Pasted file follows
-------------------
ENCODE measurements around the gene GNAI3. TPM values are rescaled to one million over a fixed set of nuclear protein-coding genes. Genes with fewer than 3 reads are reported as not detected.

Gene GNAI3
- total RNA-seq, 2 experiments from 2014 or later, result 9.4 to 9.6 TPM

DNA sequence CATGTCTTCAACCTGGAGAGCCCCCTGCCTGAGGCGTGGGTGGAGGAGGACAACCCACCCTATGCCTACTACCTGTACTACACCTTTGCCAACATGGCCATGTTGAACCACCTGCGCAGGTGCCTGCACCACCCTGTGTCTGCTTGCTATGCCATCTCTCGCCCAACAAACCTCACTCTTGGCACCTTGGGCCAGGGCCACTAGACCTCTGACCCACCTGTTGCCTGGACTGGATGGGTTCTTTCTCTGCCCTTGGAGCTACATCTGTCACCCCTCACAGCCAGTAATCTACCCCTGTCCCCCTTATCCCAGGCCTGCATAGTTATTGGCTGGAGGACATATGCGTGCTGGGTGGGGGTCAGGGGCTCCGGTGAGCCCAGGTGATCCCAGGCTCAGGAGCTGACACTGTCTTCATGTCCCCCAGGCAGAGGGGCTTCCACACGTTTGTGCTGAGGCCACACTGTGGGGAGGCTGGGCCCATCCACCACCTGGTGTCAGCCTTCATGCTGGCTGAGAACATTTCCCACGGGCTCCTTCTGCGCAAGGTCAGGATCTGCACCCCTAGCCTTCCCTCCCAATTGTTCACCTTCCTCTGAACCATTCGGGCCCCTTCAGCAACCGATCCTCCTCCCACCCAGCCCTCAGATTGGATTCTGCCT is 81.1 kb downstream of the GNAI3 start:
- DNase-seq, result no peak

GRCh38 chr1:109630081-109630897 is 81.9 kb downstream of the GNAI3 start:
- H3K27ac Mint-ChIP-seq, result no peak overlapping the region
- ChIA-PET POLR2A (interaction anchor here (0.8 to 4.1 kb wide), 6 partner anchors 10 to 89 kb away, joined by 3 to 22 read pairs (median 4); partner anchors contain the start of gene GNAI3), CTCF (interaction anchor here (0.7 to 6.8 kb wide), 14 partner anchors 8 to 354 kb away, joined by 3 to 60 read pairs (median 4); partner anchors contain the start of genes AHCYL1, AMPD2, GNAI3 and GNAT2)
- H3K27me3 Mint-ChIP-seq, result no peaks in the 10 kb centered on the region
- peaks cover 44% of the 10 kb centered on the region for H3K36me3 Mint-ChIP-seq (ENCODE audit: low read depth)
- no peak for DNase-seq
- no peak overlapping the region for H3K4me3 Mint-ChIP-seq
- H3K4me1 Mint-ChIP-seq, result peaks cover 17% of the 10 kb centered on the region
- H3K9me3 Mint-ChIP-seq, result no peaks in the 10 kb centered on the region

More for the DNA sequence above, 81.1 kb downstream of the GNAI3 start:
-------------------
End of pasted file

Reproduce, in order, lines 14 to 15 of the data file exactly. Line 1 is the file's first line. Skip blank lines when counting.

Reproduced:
- H3K9me3 Mint-ChIP-seq, result no peaks in the 10 kb centered on the region

More for the DNA sequence above, 81.1 kb downstream of the GNAI3 start: